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Criminal Jury Trials in the Coronavirus Era

In many parts of the world, criminal jury trials are extremely rare. 90 percent of the world’s jury trials occur in the United States. As a result, in many jurisdictions, there is a substantial wait for a jury trial, unless the defendant is in jail.

In the before times, defendants often waited several months, or even a year, for a jury trial date. Then, coronavirus happened. Hennepin County almost completely shut down jury trials for several months. Officials have proceeded very carefully since then, as the resumption got off to a bad start. Judge Kerry Meyer, who presided over that trial, went into quarantine, despite a full range of social distancing and other restrictions.

So, say goodbye to the days of hundreds, or thousands of people gathering in a large central jury room and waiting for their name to be called. That change makes the waiting list even longer. As a result, most Minneapolis criminal defense lawyers will look for non-jury trial resolution options. Fortunately, there are several alternatives, largely depending on the defenses available.

Procedural Defenses

DWIs, possession cases, mostly drug possession, and assault matters dominate the docket at the Hennepin County Criminal Courthouse. All three kinds of cases usually have procedural issues.

Many DWIs have reasonable suspicion issues. Officers must have reasonable suspicion to pull over motorists. They cannot detain drivers on a hunch. Some defendants are caught at DWI checkpoints. Officers do not need reasonable suspicion to detain motorists at roadblocks. But these checkpoints must meet multiple, specific legal requirements. Failure in one area invalidates the stop.

Probable cause could also be a problem in a DWI. Generally, officers rely on poor Field Sobriety Test performance, such as the walk-and-turn, to establish probable cause. Some defendants refuse to perform these tests. Other times, officers skip them, for various reasons. In these situations, the probable cause evidence might be insufficient.

Search and seizure issues plague many possession cases. If officers did not have a warrant, and they usually didn’t, they must rely on a narrow search warrant exception, such as:

  • Owner consent to search,
  • Contraband in plain view,
  • Emergency circumstances justified a security sweep, or
  • Reasonable belief that there is evidence of a crime in a motor vehicle.

Furthermore, search warrants are not magic. They must be based on probable cause, a concept we discussed earlier.

As for assaults, officers often do not properly Mirandize suspects. Defendants must be informed of these rights, such as the right to remain silent, when custodial interrogation begins. If officers read warnings at the station, that’s usually too late. Custodial interrogation starts when defendants do not feel free to leave and officers ask questions, even if those questions are seemingly innocuous.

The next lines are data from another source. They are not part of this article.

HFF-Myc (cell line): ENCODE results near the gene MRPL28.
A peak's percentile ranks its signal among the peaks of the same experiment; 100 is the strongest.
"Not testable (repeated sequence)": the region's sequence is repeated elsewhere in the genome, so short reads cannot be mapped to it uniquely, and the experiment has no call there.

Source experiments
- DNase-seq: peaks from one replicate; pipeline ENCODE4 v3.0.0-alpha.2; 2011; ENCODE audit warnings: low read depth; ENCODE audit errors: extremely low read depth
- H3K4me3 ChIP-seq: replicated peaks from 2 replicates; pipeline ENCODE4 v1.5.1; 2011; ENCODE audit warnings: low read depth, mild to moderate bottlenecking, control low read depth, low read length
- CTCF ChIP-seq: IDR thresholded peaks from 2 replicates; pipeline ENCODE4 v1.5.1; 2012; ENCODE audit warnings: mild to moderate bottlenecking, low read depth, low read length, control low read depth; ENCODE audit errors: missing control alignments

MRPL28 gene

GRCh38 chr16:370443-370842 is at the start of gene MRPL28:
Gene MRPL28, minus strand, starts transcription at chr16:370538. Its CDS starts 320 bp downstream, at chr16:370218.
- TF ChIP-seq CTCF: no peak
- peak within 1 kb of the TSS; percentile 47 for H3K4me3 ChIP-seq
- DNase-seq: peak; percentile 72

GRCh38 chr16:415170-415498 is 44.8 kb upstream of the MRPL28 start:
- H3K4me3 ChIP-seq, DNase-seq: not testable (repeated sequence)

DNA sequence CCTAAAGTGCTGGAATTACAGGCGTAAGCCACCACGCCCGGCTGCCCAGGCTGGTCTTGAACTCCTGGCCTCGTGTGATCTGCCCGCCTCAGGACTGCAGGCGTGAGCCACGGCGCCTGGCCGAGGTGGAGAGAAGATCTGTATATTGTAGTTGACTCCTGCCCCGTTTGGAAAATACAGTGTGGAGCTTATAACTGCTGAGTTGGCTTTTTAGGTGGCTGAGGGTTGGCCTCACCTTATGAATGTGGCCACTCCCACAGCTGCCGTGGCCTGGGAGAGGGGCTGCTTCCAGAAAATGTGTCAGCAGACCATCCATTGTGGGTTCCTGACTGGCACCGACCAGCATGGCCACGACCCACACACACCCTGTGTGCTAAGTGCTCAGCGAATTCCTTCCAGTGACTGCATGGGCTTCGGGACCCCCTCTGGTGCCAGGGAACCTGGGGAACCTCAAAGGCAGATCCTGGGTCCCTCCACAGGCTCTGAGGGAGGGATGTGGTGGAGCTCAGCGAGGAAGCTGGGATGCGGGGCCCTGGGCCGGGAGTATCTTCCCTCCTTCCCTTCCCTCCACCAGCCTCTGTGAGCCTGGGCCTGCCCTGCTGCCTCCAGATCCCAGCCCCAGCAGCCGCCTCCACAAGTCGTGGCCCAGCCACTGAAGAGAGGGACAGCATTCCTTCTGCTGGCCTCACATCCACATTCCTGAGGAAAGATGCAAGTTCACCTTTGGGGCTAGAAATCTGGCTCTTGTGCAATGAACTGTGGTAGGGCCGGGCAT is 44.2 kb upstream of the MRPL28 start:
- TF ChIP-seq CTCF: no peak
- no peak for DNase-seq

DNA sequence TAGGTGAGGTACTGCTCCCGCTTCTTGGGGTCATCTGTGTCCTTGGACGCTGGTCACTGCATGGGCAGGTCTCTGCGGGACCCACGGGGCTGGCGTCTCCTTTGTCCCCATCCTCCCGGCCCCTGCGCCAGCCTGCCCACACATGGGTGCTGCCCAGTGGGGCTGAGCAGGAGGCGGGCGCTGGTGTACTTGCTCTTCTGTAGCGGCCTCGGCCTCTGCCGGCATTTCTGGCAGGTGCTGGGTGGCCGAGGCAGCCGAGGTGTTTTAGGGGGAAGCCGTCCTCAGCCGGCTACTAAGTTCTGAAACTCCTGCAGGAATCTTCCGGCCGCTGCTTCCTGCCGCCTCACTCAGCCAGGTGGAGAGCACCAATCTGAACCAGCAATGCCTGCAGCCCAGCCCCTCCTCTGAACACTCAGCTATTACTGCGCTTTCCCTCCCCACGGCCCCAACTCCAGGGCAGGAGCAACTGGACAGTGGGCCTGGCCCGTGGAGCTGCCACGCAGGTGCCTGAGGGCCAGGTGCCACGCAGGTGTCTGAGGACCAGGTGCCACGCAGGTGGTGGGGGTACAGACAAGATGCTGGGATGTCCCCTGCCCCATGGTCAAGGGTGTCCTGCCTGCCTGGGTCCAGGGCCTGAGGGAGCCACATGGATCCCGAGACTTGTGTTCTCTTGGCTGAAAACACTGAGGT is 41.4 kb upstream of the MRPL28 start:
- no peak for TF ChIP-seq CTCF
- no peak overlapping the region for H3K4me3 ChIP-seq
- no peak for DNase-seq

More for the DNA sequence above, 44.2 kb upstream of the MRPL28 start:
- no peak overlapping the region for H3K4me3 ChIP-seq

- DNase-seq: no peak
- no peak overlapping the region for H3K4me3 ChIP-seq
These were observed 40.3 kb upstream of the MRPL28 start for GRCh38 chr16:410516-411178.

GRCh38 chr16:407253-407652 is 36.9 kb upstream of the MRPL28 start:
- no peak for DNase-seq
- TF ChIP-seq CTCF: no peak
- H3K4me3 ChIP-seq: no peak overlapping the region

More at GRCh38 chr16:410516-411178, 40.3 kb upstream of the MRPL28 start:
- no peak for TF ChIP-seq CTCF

The judge usually resolves procedural defenses at a pretrial hearing. If the case is defective, the judge normally dismisses it without prejudice. This means that prosecutors may re-file the case. However, they must obtain additional evidence and start over. Rather than do that, they normally drop the case or agree to a very favorable plea bargain.

Substantive Defenses

If there is a substantive defense, like a lack of evidence, many Minneapolis criminal defense lawyers will probably request bench trials. Typically, the wait time for a non-jury trial is only a few weeks. Additionally, most bench trials are over in a few minutes, as opposed to a few days.

Lack of evidence often involves witness credibility. This defense is especially common in assault and other violent crimes. These offenses usually involve non-police witnesses. Most officers are credible on the stand. They receive special training and have testified in hundreds, or thousands, of criminal trials. Non-police witnesses have usually never testified in court before. So, they often do not withstand aggressive cross-examination.

Additionally, some witnesses are not legally qualified to testify. Perhaps they were drinking and do not clearly remember the events. Or, perhaps the incident happened so long ago that they have no independent recollection.

Possession cases often feature a lack of evidence as well. The news headlines are full of stories featuring defendants who were arrested for drug possession, and the “drugs” turned out to be everyday items.

Sometimes, if the substantive defense is strong enough, prosecutors are not willing to risk a trial. Instead, they cut a deal. Frequently, however, they do not back down so easily. So, a Minneapolis criminal defense attorney must test the state’s evidence at trial.

About the Author

Gerald Miller is the principal attorney in Gerald Miller, P.A., a Minnesota DWI defense firm. He has over thirty-five years of experience in this area. Gerald has been recognized repeatedly over the years for his contributions to DWI defense and his successful representation of defendants.

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